Three luxury timepieces launched in 2023 with unusual dials

The Bell & Ross Cyber Skull Bronze, the Urwerk UR-112 Aggregat Back to Black, and the Richard Mille 66 Flying Tourbillon are intricate, futuristic, and unique.

By Sony Thomas

Just two months into the new year, we have already seen the launch of several great timepieces with fabulous dials and interesting complications. But among the many three-hand watches, chronographs, and perpetual calendars, three new releases have stood out from the rest with their unusual dials; the Bell & Ross Cyber Skull Bronze, the Urwerk UR-112 Aggregat Back to Black, and the Richard Mille 66 Flying Tourbillon.

Bell & Ross Cyber Skull Bronze

The latest in the Cyber Skull Bronze, this new watch from Bell & Ross reinterprets the sculpted case and the openworked dial in bronze. Limited to 500 pieces, the watch has the same Jolly Roger flag-inspired skull from the BR 01 Cyber Skull, but this time crafted in bronze, which is bound to lend the case and the skull a unique patina over time. The satin-finished and polished bronze case is 45 mm wide, 46.7 mm long and 13.7 mm thick. The dial is dominated by a skeletonised rose gold-plated brass skull with gilt metal skeletonised hour and minute hands displaying the time and the balance wheel at 12 o’clock. Adding a quirky twist to the dial, the ‘laughing’ skull’s jawbone moves when wound by hand. The bronze caseback has a transparent sapphire centre through the BR-CAL.210. hand-wound mechanical movement.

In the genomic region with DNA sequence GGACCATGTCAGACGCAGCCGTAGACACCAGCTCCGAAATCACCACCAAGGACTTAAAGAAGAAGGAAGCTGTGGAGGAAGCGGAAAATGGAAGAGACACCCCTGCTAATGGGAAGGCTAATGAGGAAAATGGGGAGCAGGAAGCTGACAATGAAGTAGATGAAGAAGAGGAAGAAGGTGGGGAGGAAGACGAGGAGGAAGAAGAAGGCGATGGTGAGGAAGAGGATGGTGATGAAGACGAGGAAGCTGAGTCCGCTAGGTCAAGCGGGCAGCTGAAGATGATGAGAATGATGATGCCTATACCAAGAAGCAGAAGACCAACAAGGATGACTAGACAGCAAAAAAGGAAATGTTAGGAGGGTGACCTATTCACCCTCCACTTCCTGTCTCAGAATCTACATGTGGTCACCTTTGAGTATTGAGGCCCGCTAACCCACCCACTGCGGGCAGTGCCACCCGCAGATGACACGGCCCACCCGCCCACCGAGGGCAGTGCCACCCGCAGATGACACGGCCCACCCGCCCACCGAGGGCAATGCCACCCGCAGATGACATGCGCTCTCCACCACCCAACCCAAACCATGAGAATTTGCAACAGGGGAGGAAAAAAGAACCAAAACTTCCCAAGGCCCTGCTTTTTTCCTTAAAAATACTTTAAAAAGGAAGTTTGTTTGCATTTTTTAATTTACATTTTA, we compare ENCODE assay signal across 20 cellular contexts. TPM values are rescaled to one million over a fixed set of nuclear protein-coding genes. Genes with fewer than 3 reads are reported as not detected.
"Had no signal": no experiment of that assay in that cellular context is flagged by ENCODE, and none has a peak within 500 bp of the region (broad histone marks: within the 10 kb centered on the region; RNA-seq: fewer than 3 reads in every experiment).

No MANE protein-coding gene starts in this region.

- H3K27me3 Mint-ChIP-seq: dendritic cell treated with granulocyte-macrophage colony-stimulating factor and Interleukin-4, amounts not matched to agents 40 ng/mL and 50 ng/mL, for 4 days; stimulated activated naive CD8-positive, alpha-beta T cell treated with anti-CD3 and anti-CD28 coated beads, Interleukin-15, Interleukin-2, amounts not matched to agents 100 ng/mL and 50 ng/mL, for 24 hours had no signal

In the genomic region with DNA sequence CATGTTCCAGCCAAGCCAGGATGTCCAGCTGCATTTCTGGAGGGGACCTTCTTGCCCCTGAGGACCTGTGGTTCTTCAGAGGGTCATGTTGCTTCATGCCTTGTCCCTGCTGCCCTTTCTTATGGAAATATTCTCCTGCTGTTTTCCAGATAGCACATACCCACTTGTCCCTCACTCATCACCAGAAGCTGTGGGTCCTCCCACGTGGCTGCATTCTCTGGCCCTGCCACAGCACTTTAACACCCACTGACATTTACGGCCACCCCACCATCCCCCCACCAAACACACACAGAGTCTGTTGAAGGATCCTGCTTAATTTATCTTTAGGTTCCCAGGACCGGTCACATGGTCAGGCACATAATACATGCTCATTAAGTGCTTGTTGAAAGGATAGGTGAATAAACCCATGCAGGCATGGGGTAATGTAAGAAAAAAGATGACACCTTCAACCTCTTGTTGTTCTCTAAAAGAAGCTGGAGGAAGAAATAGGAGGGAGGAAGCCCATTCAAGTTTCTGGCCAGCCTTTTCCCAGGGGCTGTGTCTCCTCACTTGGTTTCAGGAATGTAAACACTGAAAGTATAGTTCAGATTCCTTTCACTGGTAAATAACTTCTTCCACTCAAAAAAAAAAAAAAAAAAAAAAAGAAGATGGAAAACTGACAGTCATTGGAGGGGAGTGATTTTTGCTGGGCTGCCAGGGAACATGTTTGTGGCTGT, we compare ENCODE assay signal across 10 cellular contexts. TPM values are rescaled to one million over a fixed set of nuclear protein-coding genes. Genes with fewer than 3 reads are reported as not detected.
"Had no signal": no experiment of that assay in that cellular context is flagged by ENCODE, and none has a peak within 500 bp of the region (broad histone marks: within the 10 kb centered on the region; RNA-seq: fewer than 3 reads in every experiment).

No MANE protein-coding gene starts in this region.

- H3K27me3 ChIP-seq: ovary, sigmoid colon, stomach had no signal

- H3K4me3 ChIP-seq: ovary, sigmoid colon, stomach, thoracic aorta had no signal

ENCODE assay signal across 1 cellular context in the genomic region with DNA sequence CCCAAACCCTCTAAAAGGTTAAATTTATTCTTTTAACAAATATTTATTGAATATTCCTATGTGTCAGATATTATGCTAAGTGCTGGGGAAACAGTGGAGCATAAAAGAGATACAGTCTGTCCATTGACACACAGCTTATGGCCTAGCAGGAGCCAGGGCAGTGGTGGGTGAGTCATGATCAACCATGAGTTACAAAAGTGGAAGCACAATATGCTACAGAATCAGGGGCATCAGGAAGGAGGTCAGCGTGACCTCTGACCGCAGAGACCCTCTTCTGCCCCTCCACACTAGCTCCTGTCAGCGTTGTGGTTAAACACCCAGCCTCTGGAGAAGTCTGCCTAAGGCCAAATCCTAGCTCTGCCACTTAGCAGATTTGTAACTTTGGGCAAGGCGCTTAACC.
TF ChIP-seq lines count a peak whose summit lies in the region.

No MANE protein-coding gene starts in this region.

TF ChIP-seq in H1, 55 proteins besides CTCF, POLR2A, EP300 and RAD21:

Urwerk UR-112 Aggregat Back to Black

A watch face and dial can’t arguably get more futuristic and sci-fi-worthy looks than those from Urwerk. The brand’s latest, the Urwerk UR-112 Aggregat Back to Black, is no exception. Part of the brand’s Special Project line, the UR-112’s design was inspired by the Art Deco lines of the Bugatti Atlantic Type 57 that co-founder Martin Frei saw in American designer Ralph Lauren’s car collection. The time display is a departure from Urwerk’s signature wandering-hour indication, with digital jumping hours and trailing minutes housed within sapphire cylinders doing the job here. The display satellite prisms are mounted on a planetary gearing system and rotate on their axes. The digits are generously lumed, making it easy to read time at a glance at night. The watch is powered by the UR-13.01 in-house automatic movement with a 66-hour power reserve.


Richard Mille 66 Flying Tourbillon

Finally, we have the Richard Mille 66 Flying Tourbillon, a watch that showcases the pinnacle of haute horlogerie in a strikingly unique dial. The watch, which is limited to just 50 pieces, is a tribute to rock and roll. It is also an obvious nod to the so-called devil’s horn hand gesture, which according to the brand symbolises kinship and inclusion, with a pinch of rebellion and darkness. A human skeleton hand forming this popular rock and roll symbol, intricately sculpted in 5N red gold Genevan engraver Olivier Vaucher, takes centre stage on the dial. The curved tonneau case is 42.7mm-wide and 49.94mm lug-to-lug, with a thickness of 16.15mm. Powering the watch is the Caliber RM66 manual-wind movement with its flying tourbillon with variable inertia balance placed at the 12 o’clock position.


Whether you are looking for a revolutionary design, an intricate mechanism, or a masterpiece of haute horlogerie, these watches are sure to impress as each of them showcases the best of what modern watchmaking has to offer.

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